Rainer Jueckstock (61)Executive Vice President and President Powertrain
Bradley S. Norton (57)Executive Vice President and President Original Equipment
Scott Usitalo (62)Executive Vice President and President Motorparts
Thomas J. Sabatino, Jr. (62)Executive Vice President, General Counsel and Corporate Secretary
Kaled Awada (46)Senior Vice President and Chief Human Resources Officer
John S. Patouhas (54)Vice President and Chief Accounting Officer

Brian J. Kesseler — Mr. Kesseler became Chief Executive Officer in January 2020. He served as Co-Chief Executive Officer from October 2018 to January 2020. He was previously Chief Executive Officer from May 2017 to September 2018. He served as Chief Operating Officer from January 2015 to May 2017. Prior to joining Tenneco, he spent more than 20 years working for Johnson Controls Inc., most recently serving as President of the Johnson Controls Power Solutions business. In 2013, he was elected a corporate officer, and was a member of the Johnson Controls executive operating team. Mr. Kesseler also served as the sponsor of Johnson Controls’ Manufacturing Operations Council. Mr. Kesseler joined JCI in 1994 and during his tenure held leadership positions in all of the company’s business units, including serving as Vice President and General Manager, Service-North America, Systems and Services Europe, and Unitary Products Group, for the Building Efficiency business. He began his career with the Ford Motor Company in 1989 and worked in North America Assembly Operations for five years, specializing in manufacturing management. Mr. Kesseler became a director of our company in October 2016.

Kevin W. Baird — Mr. Baird joined Tenneco as the Executive Vice President and Chief Operating Officer in August 2020. Prior to joining Tenneco, Mr. Baird was at Guardian Industries (“Guardian”), a wholly owned subsidiary of Koch Industries, Inc., where he spent the prior six years serving as the Chief Executive Officer of its Guardian Glass business. Baird joined Guardian in 2008 as the Chief Executive Officer of SRG Global, Inc., Guardian’s automotive trim business.

Matti Masanovich — Mr. Masanovich joined Tenneco as the Executive Vice President and Chief Financial Officer in August 2020. Prior to joining Tenneco, Mr. Masanovich was Chief Financial Officer of Superior Industries International, Inc. since September 2018. Previously, he was with General Cable Corporation, serving from November 2016 to July 2018 as Senior Vice President and Chief Financial Officer. Prior to that, Mr. Masanovich served as the short-term Vice President and Controller of International Automotive Components, an automotive interiors supplier, from August 2016 to October 2016. From November 2013 to April 2016, Mr. Masanovich served as Global Vice President of Finance, Packard Electrical and Electronic Architecture (E/EA) Division in Shanghai, China at APTIV (formerly Delphi Automotive).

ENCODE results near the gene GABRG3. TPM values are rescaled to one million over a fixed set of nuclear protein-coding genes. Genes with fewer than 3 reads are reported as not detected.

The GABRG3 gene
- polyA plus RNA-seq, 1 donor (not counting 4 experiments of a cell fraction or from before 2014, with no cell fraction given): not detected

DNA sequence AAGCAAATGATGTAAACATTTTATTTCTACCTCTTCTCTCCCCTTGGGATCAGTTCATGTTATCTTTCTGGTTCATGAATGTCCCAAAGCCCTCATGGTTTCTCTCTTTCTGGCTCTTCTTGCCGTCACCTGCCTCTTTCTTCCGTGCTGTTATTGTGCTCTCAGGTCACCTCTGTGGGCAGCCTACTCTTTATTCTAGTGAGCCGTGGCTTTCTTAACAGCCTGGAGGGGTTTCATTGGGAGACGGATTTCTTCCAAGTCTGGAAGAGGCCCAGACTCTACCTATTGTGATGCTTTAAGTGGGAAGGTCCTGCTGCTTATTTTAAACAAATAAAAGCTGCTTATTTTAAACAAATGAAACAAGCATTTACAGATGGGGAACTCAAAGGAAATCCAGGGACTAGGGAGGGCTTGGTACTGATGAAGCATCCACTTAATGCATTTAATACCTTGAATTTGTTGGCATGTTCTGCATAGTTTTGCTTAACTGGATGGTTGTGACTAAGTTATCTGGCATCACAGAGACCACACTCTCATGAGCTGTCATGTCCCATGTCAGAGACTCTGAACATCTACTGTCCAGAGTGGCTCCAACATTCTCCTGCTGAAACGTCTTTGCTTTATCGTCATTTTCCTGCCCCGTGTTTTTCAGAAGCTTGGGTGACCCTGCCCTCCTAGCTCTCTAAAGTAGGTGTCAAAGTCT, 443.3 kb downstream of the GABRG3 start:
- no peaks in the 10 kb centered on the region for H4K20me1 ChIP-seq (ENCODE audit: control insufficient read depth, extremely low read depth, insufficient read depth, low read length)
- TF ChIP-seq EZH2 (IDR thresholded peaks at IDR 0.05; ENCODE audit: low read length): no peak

Peng (Patrick) Guo — Mr. Guo was named Executive Vice President and President Clean Air in March 2017. Previously, Mr. Guo was Executive Vice President, Asia Pacific since December 2016, and was Senior Vice President and General Manager, Asia Pacific from October 2014 until December 2016. Mr. Guo served as Vice President and Managing Director, China from 2007 until October 2014. From 1996 to 2003, Mr. Guo served as General Manager, Asia Aftermarket Operations while based in Beijing, China. He left Tenneco in October 2003 to become president of the AGC Automotive China Operations for the Asahi Glass Company. He returned to Tenneco in July 2007. Before joining Tenneco, Mr. Guo was an engineer at the Ford Motor Company, which included assignments in manufacturing, quality and product design.

Rainer Jueckstock — Mr. Jueckstock joined Tenneco as Executive Vice President and President Powertrain in October 2018. Prior to joining Tenneco, Mr. Jueckstock was Co-Chairman of the Board and Co-Chief Executive Officer of Federal-Mogul LLC from 2014 to 2018, and Chief Executive Officer, Federal-Mogul Powertrain from 2012 to 2018.  Prior to his Co-Chairman and Co-Chief Executive Officer positions, Mr. Jueckstock was Senior Vice President, Powertrain Energy from 2005 to 2012, a member of the Strategy Board from 2005 to 2012 and an officer of Federal-Mogul Corporation from 2005 to 2012. He is a director of Plexus Corp.  

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Bradley S. Norton — Mr. Norton joined Tenneco as Executive Vice President in October 2018. Prior to joining Tenneco, Mr. Norton was Co-Chairman of the Board and Co-Chief Executive Officer of Federal-Mogul Holdings LLC from March 2017 to September 2018, and Senior Vice President, Chassis & Service, Federal-Mogul Motorparts from July 2014 to March 2017.  He was also elected to the Board of Managers of Federal-Mogul LLC in March 2017.